Getting Christian forgiveness does not mean skipping the consequences of your actions. Who knows how that silly belief sprung up, but it is not part of Orthodox Christian dogma. In the Orthodox sense, even if your victim “forgives” you, you do not receive forgiveness from God until and unless you acknowledge your sins and atone for them. Atonement may include accepting secular punishment. Forgiveness only applies to the next life, not this one. You collect your forgiveness at God’s judgement.

    We as Christians (at least Orthodox Christians) are asked to forgive our enemies for our sake as much as, if not more than for the sake of our enemies. Hate is corrosive and is as destructive to self as to the object of your hate.

    An example: As a teenager I was attacked by someone who was carrying a knife. I took steps to end the fight. Those steps included attempting to kill my attacker. I almost succeeded, but others intervened after I had disabled my attacker. Although I was a Christian, I still pressed charges against him, testified against him at the trial, and was an integral part of seeing he received punishment. (It was clear his attack was unprovoked and that I had attempted to walk away from the fight before he started it.)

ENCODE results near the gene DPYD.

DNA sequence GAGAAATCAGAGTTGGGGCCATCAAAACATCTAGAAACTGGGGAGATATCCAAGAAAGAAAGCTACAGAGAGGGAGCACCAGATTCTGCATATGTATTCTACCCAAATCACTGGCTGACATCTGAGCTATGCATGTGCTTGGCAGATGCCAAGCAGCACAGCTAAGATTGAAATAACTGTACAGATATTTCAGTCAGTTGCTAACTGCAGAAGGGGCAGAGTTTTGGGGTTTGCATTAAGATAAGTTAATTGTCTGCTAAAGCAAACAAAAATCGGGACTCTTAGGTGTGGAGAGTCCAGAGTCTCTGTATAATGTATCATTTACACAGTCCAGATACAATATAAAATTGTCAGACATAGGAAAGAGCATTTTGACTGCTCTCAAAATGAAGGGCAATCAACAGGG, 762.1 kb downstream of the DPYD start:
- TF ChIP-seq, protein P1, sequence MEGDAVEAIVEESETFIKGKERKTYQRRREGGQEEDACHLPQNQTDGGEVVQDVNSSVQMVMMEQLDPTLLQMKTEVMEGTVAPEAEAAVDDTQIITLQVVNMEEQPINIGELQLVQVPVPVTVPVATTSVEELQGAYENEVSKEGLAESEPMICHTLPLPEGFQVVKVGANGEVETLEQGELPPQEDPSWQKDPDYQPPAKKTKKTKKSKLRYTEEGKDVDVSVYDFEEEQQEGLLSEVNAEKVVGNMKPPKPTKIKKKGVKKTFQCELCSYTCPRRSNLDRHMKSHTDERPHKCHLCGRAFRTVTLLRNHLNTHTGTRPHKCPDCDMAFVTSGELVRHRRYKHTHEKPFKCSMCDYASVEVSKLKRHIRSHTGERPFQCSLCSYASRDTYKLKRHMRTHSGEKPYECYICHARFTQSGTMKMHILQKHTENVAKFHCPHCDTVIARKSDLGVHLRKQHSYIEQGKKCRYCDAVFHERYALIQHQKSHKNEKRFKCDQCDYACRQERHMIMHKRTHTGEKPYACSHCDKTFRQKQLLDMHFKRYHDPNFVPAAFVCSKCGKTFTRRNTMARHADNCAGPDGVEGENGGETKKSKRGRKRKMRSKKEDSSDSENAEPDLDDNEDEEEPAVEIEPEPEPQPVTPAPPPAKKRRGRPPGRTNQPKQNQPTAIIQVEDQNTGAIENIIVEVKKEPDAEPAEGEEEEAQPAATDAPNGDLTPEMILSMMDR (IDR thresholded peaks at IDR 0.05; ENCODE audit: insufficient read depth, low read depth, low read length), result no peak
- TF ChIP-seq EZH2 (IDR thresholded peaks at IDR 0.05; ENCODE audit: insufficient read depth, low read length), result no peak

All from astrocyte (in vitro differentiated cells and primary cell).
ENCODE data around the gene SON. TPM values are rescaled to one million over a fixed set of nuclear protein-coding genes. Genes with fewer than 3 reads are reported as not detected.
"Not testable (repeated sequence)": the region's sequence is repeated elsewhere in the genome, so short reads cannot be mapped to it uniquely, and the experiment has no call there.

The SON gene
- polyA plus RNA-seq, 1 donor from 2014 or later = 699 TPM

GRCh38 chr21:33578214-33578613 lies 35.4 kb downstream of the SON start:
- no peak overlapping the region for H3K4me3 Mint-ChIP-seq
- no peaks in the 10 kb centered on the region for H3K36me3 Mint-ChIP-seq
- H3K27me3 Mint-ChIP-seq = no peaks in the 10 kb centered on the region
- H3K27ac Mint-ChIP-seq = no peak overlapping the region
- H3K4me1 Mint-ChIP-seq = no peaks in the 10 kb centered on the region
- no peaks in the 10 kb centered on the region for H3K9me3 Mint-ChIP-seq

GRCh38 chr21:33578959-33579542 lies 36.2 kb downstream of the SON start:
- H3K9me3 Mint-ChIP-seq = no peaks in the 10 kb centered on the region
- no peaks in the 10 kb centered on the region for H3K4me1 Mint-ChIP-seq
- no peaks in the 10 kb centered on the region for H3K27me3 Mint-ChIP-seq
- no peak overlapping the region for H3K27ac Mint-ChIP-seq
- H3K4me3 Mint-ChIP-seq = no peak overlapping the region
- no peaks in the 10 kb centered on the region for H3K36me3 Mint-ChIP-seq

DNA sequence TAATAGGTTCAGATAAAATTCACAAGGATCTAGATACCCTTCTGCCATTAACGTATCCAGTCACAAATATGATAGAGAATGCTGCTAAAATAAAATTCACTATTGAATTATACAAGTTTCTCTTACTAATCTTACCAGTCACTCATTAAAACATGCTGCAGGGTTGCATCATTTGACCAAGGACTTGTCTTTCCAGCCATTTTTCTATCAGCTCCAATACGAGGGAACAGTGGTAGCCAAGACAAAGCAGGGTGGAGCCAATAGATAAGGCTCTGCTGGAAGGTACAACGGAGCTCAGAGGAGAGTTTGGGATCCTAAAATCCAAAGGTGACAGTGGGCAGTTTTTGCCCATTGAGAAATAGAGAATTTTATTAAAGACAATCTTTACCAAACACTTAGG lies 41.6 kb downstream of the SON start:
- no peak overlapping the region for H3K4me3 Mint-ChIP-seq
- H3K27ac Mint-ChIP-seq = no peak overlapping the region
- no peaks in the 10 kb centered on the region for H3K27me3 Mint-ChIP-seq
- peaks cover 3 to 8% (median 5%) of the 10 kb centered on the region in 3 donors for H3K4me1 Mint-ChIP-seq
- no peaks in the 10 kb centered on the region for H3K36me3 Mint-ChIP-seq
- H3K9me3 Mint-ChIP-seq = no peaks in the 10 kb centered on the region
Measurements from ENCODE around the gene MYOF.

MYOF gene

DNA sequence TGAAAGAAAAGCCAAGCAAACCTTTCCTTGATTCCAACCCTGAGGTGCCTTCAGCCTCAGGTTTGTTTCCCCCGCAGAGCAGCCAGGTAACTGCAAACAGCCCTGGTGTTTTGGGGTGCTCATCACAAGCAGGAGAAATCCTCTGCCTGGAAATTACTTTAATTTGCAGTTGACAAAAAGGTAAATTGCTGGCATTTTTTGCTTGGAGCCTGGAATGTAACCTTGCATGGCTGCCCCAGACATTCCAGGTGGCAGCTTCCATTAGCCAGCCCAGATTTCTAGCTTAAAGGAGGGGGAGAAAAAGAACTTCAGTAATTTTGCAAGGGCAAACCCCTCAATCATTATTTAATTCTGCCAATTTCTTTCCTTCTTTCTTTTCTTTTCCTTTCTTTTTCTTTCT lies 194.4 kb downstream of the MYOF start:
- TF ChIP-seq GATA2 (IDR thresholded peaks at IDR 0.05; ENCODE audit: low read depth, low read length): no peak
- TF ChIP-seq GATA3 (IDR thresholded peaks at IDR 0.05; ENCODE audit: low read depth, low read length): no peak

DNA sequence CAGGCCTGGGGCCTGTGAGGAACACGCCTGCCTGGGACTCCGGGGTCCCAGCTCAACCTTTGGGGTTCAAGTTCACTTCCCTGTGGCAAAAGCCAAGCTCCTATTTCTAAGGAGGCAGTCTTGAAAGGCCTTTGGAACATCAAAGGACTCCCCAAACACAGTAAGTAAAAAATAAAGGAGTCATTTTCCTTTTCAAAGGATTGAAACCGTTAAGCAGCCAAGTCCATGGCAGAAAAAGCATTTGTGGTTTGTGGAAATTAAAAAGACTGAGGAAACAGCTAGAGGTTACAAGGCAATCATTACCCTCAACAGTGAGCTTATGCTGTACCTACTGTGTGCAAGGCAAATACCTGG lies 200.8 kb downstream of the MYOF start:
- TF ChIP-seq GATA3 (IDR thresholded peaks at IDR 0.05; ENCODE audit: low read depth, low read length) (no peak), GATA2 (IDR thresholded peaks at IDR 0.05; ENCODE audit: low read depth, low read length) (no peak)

I did not break the law by attempting to kill him. Legally that was self-defense.

    I did not sin by attempting to kill him. I am allowed to defend myself against an unprovoked attack.

    I did not sin by pressing charges against him and seeing he went to prison. (In a sense it was an act of charity to society – he was out of circulation, unable to attack others. It was also an act of charity to him – the next person he attacked could have killed him.)